Twenty years of activity at the European Institute of Oncology, Milan, Italy
Science Editor, ecancermedicalscience, European Institute of Oncology, Milan, Italy
Correspondence to: Linda Cairns. Email: firstname.lastname@example.org
Copyright: © the authors; licensee ecancermedicalscience. This is an Open Access article distributed under the terms of the Creative Commons Attribution License (http://creativecommons.org/licenses/by/3.0), which permits unrestricted use, distribution, and reproduction in any medium, provided the original work is properly cited.
This year the European Institute of Oncology (IEO) celebrates its 20th birthday. The institute, which was the brainchild of Professor Umberto Veronesi, is now one of the most important international multidisciplinary cancer centres. The hospital offers both public and private services and the research laboratories host international scientists who aim to identify mechanisms driving cells to become neoplastic and to develop therapies to counteract them.
The Scientific Committee boasts some of the most prestigious names in science and medicine including two Nobel Prize winners: Renato Dulbecco (Nobel Prize for Medicine 1975) and J Michael Bishop (Nobel Prize for Medicine 1989). Over the past 20 years many seminal papers from clinicians and research scientists at the IEO have paved the way for changes in clinical practice or have identified novel therapeutic targets or prognostic biomarkers.
IEO’s Palliative Care Service is committed to relieving suffering and improving quality of life for patients throughout the course of their cancer treatment. In 1999 the project “Ospedale senza Dolore” or “Hospital without Pain” was initiated.
IEO started the first clinical trial in Italy for the early diagnosis of pulmonary tumours ‘COSMOS’ (Continuous Observation of Smoking Subjects), involving over twenty-one thousand smokers who, once a year for five years, undergo a spiral CT scan. This test is able to reduce the mortality associated with this type of cancer by identifying tumours at an initial stage, when the possibility for cure is high.
In 2001 the IEO opened the first centre for integrated cancer diagnosis for women. This centre, located in the centre of Milan, offers the most advanced technological tests for the prevention and early detection of female cancers. In 2002 the IEO was accredited by the American Joint Commission, the agency that accredits hospitals in North America according to the highest standards of quality in existing health. IEO was the first non-US cancer centre to obtain the prestigious accreditation.
Following publications by Veronesi in the Lancet  and NEJM , the sentinel node technique is internationally recognized as a standard practice to detect the spread of breast cancer in the presence of small nodules. This innovative technique has proven to be of great value for patients with breast cancer and has spared thousands of women unnecessary axillary lymph node dissection.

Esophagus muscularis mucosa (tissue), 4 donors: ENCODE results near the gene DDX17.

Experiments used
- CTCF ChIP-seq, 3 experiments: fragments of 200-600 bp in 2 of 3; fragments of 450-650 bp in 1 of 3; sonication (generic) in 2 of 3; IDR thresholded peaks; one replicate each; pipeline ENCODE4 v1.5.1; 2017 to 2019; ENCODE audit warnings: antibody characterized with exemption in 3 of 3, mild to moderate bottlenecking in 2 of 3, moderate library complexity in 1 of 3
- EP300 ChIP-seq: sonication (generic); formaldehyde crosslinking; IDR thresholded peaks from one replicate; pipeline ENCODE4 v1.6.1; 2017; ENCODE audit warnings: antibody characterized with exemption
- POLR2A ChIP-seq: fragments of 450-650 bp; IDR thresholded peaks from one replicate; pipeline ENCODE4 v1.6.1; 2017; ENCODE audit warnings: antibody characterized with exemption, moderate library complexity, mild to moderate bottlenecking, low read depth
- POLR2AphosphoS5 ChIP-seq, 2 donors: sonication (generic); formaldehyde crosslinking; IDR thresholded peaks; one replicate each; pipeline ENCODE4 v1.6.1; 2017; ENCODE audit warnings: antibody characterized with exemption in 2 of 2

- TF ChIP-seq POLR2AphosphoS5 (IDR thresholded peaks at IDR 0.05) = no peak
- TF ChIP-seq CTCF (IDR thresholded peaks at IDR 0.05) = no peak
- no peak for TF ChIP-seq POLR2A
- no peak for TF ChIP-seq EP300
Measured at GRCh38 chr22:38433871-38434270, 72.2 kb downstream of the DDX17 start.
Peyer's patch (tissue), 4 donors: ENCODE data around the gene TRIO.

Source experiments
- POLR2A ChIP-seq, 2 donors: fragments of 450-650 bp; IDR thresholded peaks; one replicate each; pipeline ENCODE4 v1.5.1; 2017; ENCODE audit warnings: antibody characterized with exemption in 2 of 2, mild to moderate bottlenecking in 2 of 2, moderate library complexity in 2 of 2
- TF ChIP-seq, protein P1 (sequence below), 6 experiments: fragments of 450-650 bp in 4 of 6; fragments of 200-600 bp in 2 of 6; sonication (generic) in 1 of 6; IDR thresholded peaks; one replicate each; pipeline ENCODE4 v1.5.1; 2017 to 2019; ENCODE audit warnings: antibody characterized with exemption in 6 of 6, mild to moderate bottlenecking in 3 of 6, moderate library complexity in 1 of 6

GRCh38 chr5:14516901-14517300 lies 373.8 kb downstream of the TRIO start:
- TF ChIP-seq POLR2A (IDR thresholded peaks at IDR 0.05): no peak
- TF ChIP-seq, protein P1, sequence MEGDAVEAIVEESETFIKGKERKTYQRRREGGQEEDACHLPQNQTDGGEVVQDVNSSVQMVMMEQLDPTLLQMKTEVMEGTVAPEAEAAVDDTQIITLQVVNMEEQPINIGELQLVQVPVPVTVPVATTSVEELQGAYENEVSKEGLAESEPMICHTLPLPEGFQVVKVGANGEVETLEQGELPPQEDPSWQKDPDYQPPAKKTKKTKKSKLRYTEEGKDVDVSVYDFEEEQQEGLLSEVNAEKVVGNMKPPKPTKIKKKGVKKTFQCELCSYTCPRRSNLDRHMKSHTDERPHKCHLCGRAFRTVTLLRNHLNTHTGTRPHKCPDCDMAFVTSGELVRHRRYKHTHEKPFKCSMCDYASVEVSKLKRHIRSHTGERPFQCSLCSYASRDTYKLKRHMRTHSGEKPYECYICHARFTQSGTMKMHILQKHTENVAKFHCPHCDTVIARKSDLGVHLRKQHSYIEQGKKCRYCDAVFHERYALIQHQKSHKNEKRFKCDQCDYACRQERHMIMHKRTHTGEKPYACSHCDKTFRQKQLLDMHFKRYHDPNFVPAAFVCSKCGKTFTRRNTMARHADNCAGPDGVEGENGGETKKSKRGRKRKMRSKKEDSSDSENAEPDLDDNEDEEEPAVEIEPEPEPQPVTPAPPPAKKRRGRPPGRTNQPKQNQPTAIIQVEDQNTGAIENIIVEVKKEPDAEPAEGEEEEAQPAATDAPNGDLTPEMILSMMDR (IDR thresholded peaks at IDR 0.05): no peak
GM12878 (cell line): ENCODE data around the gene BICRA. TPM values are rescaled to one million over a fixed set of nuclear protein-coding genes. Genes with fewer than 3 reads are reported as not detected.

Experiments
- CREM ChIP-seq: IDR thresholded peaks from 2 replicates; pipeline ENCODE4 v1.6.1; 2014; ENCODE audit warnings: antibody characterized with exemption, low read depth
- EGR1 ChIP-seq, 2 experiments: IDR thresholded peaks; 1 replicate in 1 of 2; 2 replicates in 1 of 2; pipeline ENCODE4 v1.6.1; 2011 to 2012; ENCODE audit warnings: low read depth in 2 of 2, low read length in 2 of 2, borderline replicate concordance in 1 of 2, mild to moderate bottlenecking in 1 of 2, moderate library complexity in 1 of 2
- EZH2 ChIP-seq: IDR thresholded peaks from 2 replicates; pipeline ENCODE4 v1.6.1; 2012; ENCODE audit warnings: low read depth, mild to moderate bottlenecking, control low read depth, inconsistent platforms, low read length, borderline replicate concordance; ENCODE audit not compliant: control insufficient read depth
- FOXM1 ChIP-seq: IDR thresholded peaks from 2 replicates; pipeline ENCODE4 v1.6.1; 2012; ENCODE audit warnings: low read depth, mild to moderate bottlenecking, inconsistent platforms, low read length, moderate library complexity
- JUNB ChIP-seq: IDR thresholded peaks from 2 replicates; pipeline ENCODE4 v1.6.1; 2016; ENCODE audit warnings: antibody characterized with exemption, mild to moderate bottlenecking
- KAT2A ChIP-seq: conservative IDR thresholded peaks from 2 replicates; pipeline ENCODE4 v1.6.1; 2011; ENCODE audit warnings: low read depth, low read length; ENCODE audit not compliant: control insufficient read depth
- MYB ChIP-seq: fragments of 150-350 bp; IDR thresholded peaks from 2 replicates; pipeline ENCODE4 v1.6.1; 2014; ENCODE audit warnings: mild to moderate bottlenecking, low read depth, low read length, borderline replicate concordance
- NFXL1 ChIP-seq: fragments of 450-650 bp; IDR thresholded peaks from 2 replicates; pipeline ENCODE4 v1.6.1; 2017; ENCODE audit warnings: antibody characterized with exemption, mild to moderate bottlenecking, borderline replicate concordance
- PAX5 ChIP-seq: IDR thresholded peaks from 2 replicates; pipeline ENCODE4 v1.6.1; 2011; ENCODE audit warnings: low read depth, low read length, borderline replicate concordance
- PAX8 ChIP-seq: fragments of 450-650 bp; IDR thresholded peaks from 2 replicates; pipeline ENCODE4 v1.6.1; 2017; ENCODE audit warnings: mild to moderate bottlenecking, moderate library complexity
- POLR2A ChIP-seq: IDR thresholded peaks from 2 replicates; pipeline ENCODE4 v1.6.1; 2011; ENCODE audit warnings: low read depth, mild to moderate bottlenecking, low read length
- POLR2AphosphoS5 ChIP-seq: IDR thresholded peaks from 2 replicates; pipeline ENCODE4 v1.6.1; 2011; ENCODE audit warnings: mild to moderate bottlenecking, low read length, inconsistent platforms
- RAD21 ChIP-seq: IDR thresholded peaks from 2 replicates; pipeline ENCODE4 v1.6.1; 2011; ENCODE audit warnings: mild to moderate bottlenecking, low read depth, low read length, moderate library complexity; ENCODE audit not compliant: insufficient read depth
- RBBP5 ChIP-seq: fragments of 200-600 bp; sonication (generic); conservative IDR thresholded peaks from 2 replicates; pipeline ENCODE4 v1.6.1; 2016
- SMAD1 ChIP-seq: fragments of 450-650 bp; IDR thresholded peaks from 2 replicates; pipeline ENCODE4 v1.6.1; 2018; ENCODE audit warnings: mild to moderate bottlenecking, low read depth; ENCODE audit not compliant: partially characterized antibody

Radiotherapy has always been a strong point of the institute and techniques such as 3D conformal beam radiation therapy, peptide receptor radiotherapy and Intraoperative Radiation Therapy (IORT). In 2012 the Advanced Radiotherapy Centre was inaugurated and this now ranks among the top 5 in the world. The centre has all the latest technology and can treat up to 4,500 patients a year.
In 2007, IEO introduced the da Vinci surgical system – a robot that has revolutionised patient treatment by making it possible for surgeons to make microscopic incisions with greater accuracy and control than ever before. The first application was for the prostate and the results were excellent with fewer side effects, less pain and quicker recovery. The use of robots was extended immediately to the surgical treatment of certain gynecological cancers, gastrointestinal and lung.
Patients at the IEO benefit from the experience and expertise of an internationally renowned team of pathologists, who see a greater percentage of unusual tumor specimens in a week than most pathologists see in a year. The Department of Pathology also acts as the reference laboratory for many international clinical trials for breast cancer patients, performing central re-assessment of the histological and biological characteristics of tumours. Modern platforms for automated immunohistochemistry, in situ hybridization and mutational analyses are all available.
In 2010 the IEO 2 Day Center opened, encompassing the modern idea of a hospital in which the diagnostic activity is separated from the therapeutic, both for greater efficiency and for quality of life of the patient.
The IEO today uses evidence-based medicine to treat patients and takes into account the effectiveness of the therapy while never forgetting the quality of life during and after treatments. Discoveries made over the last 20 years have improved and will continue to improve clinical practice and have opened up new frontiers in molecular research.
1. Veronesi U et al (1997) Sentinel-node biopsy to avoid axillary dissection in breast cancer with clinically negative lymph-nodes Lancet 349(9069) 1864–7